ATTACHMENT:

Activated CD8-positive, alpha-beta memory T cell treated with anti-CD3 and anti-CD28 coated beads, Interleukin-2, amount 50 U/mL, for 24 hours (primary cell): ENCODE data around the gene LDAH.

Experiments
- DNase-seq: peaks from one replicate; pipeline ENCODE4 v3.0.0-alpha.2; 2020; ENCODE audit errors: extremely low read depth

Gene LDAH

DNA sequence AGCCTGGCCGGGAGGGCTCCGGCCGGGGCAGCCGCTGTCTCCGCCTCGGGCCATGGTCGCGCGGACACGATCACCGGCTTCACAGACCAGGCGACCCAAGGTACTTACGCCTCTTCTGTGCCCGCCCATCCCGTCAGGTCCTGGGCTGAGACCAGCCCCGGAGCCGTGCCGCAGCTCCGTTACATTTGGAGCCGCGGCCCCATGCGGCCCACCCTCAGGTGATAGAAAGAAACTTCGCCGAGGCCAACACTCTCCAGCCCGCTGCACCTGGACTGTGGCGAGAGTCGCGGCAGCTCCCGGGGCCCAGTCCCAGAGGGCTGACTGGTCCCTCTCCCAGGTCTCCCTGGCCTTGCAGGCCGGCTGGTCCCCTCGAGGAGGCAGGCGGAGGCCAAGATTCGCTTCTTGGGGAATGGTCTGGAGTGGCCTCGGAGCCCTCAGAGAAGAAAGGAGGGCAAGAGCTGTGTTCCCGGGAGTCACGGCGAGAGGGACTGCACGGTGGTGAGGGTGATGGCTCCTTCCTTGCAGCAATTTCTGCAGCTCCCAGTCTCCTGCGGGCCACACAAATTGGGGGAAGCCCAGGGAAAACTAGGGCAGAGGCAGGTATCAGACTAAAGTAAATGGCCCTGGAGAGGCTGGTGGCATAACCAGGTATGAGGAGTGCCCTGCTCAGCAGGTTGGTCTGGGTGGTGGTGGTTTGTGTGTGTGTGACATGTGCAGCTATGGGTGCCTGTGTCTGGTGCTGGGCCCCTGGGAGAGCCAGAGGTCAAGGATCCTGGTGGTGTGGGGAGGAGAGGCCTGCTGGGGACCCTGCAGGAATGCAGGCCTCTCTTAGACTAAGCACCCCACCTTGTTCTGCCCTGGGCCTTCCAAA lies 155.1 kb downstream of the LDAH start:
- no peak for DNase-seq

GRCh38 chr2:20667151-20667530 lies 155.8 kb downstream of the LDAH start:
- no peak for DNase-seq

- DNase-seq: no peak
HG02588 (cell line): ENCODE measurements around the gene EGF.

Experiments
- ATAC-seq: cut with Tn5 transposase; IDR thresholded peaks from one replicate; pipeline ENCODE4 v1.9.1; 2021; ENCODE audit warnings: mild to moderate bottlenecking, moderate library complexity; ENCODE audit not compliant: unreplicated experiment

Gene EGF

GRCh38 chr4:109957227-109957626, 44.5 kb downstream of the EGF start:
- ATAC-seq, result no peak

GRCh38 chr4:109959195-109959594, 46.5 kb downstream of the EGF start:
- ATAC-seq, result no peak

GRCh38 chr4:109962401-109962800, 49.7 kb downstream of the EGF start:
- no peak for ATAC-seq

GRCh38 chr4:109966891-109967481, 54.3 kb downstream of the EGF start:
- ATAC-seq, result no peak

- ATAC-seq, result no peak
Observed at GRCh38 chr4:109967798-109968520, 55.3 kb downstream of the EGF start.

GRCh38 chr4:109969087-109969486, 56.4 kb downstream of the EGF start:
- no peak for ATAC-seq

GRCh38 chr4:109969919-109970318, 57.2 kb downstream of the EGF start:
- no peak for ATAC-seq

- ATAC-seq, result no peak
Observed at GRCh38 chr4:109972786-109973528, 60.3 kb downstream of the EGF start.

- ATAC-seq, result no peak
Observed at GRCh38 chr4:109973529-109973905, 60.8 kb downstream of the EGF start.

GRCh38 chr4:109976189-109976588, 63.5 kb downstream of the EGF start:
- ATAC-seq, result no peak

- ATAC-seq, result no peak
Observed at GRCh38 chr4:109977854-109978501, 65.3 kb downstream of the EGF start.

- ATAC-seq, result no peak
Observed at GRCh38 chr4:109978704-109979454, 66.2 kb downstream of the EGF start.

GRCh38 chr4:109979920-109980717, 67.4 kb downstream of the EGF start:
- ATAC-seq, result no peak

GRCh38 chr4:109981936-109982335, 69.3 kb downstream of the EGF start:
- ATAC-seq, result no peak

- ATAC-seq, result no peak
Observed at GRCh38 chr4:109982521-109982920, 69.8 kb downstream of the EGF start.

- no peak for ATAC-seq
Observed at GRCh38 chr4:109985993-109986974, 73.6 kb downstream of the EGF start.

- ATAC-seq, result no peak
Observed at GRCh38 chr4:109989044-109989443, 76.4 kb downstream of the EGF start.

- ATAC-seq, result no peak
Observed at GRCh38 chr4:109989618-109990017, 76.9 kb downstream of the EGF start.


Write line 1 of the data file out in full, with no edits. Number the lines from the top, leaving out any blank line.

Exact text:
Activated CD8-positive, alpha-beta memory T cell treated with anti-CD3 and anti-CD28 coated beads, Interleukin-2, amount 50 U/mL, for 24 hours (primary cell): ENCODE data around the gene LDAH.